3. Add your ingredients in the correct order. This step is particularly essential if you’re using the Delay Cycle function of your machine, where you put the ingredients in advance for mixing later. The idea is to avoid activating your yeast ahead of time by getting it in contact with your wet ingredients. So, put the liquids in first, followed by fats, dry ingredients and yeast (also baking powder or baking soda for quick bread).

3. Set Your Bread Maker Settings

In this next step, it’s time to use the things you’ve learned on how to use a bread maker. Before you start mixing, make sure your bread maker is in a secure place. Your machine is likely to vibrate while kneading, so choose a spot where there’s no risk of your machine tipping over or falling. Next, close its lid, plug it in then select the proper baking settings. Once it starts working, keep the top closed unless you need to add other ingredients like fruit or nuts later.

4. Remove Your Baked Bread

After baking, unplug the machine, have a cooling rack ready and put on your oven gloves. Depending on your appliance model, the exterior of your bread maker can get very hot. So, take extra precaution when opening the lid and removing the bread bucket.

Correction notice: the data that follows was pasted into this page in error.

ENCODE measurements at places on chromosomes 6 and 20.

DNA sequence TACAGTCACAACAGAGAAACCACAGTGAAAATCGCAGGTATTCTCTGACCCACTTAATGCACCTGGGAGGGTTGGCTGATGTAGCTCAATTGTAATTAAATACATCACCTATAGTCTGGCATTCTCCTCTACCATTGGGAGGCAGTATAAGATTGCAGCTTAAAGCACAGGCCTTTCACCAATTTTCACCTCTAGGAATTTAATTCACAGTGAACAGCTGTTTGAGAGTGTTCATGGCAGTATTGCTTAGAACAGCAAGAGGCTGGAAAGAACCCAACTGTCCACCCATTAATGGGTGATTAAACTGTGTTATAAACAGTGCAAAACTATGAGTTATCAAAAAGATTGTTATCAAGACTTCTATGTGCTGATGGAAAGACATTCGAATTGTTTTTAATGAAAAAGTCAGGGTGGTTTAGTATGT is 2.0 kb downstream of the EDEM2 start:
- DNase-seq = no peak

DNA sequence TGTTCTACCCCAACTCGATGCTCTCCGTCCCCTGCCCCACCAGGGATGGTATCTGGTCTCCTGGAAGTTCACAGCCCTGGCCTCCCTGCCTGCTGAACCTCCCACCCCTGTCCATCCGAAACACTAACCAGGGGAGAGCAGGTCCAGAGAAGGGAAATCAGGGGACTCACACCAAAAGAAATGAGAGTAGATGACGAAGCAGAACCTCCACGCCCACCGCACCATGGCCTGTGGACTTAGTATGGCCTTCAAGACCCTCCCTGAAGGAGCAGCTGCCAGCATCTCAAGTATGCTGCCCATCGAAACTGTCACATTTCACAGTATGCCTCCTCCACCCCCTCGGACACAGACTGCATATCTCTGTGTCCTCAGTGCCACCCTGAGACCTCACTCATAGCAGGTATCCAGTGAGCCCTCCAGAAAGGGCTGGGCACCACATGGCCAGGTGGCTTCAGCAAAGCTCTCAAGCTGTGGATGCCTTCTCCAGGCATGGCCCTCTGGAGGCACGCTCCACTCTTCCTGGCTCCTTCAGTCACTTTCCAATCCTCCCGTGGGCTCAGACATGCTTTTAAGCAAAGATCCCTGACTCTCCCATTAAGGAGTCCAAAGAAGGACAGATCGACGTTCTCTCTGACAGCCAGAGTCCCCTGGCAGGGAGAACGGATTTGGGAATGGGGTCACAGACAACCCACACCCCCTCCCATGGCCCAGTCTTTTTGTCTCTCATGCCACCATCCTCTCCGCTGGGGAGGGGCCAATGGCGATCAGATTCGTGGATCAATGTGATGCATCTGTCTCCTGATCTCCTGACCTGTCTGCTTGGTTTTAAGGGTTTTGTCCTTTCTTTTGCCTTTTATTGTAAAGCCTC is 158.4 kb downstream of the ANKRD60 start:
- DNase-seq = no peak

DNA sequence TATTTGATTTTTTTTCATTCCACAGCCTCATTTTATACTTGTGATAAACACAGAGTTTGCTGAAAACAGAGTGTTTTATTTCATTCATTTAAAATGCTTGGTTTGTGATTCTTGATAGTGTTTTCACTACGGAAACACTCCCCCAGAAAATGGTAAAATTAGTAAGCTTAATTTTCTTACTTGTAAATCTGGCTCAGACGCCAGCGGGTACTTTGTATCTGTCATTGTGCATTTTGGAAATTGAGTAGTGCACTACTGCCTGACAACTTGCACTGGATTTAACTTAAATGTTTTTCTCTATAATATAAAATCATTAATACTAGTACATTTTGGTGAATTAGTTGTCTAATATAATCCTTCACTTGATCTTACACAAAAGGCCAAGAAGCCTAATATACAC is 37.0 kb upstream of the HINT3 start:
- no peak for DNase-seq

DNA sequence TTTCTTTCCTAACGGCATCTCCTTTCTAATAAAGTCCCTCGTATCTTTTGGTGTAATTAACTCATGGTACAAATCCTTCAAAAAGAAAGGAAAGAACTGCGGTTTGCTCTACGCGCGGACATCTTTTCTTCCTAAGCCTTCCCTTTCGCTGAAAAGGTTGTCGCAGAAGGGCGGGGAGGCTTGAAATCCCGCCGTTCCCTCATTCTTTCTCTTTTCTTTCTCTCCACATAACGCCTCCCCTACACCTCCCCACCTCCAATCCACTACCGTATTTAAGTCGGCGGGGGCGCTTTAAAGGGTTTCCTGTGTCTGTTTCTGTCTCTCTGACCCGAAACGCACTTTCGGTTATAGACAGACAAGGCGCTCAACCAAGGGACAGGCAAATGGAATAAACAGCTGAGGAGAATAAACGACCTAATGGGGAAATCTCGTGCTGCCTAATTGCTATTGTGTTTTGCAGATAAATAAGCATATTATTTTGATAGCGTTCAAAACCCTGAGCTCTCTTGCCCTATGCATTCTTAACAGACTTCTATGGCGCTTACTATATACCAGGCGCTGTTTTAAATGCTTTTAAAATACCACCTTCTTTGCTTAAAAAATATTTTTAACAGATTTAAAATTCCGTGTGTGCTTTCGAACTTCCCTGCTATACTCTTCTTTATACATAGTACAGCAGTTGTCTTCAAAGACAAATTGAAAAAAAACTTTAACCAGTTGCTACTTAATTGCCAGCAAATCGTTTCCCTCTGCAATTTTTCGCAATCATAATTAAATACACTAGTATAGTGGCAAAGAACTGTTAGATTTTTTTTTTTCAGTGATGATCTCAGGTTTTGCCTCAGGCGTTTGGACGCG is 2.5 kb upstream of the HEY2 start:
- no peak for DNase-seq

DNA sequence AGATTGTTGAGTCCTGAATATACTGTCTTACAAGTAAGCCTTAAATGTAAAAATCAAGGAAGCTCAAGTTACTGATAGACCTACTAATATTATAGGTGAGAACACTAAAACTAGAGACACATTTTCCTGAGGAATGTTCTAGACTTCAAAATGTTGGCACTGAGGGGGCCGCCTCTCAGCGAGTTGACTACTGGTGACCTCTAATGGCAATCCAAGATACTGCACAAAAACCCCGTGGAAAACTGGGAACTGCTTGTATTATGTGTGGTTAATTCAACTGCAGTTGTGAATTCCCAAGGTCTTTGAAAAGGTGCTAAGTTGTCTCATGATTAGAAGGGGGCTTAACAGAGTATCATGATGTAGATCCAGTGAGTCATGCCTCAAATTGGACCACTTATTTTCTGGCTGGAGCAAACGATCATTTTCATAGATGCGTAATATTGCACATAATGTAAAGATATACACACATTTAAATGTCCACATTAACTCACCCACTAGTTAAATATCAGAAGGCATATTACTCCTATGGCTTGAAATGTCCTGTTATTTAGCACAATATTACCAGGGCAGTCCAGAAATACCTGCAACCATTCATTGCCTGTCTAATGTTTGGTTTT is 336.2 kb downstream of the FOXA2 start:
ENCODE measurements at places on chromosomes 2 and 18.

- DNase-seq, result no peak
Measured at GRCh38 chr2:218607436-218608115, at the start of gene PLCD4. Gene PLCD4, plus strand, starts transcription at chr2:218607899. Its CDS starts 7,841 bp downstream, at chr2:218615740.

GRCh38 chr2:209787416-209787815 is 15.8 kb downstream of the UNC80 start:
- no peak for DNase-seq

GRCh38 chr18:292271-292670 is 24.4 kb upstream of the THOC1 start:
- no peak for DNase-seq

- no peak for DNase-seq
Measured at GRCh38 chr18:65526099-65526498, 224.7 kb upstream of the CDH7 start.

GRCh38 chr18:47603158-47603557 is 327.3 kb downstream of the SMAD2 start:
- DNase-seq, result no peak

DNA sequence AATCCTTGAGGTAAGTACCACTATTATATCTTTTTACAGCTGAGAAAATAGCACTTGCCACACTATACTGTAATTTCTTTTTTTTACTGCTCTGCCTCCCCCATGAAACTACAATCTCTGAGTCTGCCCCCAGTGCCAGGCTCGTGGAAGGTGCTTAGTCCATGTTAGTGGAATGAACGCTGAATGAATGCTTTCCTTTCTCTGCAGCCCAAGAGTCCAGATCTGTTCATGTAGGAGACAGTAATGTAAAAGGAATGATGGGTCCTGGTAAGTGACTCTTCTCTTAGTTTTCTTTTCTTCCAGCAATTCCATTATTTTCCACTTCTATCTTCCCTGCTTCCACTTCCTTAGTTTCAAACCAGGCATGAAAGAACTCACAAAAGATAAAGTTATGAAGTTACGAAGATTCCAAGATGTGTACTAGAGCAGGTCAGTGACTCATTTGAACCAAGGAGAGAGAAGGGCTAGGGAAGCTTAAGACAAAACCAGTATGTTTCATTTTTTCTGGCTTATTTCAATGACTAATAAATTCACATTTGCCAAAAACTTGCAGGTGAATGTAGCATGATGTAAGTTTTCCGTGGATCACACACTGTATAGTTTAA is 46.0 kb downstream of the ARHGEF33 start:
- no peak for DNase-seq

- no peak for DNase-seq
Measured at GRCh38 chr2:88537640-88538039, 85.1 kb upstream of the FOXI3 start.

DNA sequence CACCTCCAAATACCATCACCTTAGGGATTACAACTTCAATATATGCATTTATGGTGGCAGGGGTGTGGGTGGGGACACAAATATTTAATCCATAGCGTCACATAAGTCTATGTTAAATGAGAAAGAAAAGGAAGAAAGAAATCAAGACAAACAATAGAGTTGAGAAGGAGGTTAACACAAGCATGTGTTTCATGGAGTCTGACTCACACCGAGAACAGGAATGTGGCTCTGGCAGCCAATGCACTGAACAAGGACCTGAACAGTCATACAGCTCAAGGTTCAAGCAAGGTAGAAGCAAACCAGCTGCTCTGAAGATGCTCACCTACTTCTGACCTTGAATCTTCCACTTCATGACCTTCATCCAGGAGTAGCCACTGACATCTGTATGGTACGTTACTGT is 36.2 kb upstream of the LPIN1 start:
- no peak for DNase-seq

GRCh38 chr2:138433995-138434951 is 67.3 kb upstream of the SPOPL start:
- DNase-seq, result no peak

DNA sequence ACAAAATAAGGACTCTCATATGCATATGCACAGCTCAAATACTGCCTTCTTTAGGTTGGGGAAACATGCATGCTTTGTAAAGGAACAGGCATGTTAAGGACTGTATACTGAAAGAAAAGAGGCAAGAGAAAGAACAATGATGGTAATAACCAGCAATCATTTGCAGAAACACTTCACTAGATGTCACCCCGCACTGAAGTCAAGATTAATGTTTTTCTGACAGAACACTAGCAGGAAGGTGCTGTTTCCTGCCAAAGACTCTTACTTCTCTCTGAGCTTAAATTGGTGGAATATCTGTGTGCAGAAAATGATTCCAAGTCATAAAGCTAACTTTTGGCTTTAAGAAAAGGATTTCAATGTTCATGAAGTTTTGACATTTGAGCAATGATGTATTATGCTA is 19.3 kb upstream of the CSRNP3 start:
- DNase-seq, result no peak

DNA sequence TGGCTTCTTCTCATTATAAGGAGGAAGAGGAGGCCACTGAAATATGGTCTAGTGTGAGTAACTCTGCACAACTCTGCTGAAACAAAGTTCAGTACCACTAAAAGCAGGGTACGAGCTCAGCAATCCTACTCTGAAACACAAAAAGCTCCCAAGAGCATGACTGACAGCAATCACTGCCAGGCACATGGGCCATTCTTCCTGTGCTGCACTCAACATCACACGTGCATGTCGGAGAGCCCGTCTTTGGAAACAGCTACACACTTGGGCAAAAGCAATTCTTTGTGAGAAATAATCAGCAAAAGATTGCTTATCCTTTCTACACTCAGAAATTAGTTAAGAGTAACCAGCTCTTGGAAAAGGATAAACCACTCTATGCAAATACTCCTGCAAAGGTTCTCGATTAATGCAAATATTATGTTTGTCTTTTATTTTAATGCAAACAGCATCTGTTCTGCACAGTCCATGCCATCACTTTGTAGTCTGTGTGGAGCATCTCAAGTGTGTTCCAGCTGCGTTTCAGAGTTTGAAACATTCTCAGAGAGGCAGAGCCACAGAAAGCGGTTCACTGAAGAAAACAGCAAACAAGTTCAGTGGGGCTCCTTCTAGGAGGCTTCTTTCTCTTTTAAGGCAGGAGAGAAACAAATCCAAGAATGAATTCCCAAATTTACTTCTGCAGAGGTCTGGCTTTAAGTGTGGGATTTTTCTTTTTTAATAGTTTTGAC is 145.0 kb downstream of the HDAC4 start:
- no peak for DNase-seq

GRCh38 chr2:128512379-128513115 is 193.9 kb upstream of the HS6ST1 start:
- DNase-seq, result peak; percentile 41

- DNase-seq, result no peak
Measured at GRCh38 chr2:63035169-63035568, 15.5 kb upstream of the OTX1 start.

A little shake is usually all it takes to make the bread come off the pan. If not, let it rest for a few minutes then try again. Make sure not to use sharp tools to remove your bread from the pan. Damage on the bucket can lessen its non-stick abilities. Once it’s out, let the baked bread cool on the wire rack. Remember these tips when handling your freshly baked bread:

  • Don’t slice your loaf right after baking, and use a bread knife for slicing. These tips should protect the shape of your bread and make it easier to slice without the crumbly mess.
  • Bread usually lasts up to 7 days at room temperature, but the shelf-life may be shorter for preservative-free homemade bread. Cover it with a tea towel or store it in a bread box to protect it from drying out.
  • If you need to store it for a long time, wrap the bread in plastic wrap then with aluminium foil before freezing. Baked bread should stay fresh in the freezer for up to 6 months. You can thaw it out in the fridge overnight then reheat in the oven, or use the thawing function of your toaster.

5. Try New Recipes and Experiment

Now that you know how to use a bread maker, the final step is to explore and experiment! Check out the other recipes included in the manual and try them out. Go ahead and tweak the bread recipes you’ve already tried. If you have a bread recipe that you want to use with the machine, make sure you know its actual yield. When I do this, I typically reduce the bread recipe by half or thirds. It is a trial-and-error thing. Just continue bread baking. In time, adjusting measurements and making ingredient substitutions should be a piece of cake!

If you’re thinking of getting yourself a bread maker, these reviews and buying guide should help you make an informed choice.